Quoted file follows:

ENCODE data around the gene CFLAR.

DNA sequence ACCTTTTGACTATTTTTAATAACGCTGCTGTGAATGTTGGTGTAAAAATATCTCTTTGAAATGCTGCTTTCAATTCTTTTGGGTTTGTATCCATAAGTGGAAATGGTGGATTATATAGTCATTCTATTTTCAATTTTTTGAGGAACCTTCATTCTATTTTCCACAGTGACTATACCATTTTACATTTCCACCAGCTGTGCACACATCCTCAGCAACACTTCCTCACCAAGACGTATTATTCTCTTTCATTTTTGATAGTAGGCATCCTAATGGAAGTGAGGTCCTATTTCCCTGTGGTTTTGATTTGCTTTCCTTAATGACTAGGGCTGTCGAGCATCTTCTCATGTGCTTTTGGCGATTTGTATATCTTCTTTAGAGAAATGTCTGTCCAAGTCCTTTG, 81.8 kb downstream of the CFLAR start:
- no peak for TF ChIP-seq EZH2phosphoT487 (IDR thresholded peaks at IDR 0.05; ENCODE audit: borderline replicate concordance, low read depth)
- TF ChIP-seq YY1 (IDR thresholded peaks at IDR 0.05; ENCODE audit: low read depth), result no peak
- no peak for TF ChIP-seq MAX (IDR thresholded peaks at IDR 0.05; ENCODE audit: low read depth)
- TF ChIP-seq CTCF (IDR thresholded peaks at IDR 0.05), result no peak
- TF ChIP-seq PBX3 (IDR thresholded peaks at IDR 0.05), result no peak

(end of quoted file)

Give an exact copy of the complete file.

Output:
ENCODE data around the gene CFLAR.

DNA sequence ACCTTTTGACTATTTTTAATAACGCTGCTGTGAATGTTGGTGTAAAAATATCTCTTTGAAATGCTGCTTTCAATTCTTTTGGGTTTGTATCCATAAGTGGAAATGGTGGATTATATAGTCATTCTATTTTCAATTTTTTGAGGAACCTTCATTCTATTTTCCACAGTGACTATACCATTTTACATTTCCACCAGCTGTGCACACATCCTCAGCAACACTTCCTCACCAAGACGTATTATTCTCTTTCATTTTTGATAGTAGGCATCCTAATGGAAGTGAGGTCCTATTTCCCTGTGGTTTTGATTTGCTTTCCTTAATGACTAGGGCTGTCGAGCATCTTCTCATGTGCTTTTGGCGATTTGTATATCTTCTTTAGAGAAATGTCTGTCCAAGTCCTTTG, 81.8 kb downstream of the CFLAR start:
- no peak for TF ChIP-seq EZH2phosphoT487 (IDR thresholded peaks at IDR 0.05; ENCODE audit: borderline replicate concordance, low read depth)
- TF ChIP-seq YY1 (IDR thresholded peaks at IDR 0.05; ENCODE audit: low read depth), result no peak
- no peak for TF ChIP-seq MAX (IDR thresholded peaks at IDR 0.05; ENCODE audit: low read depth)
- TF ChIP-seq CTCF (IDR thresholded peaks at IDR 0.05), result no peak
- TF ChIP-seq PBX3 (IDR thresholded peaks at IDR 0.05), result no peak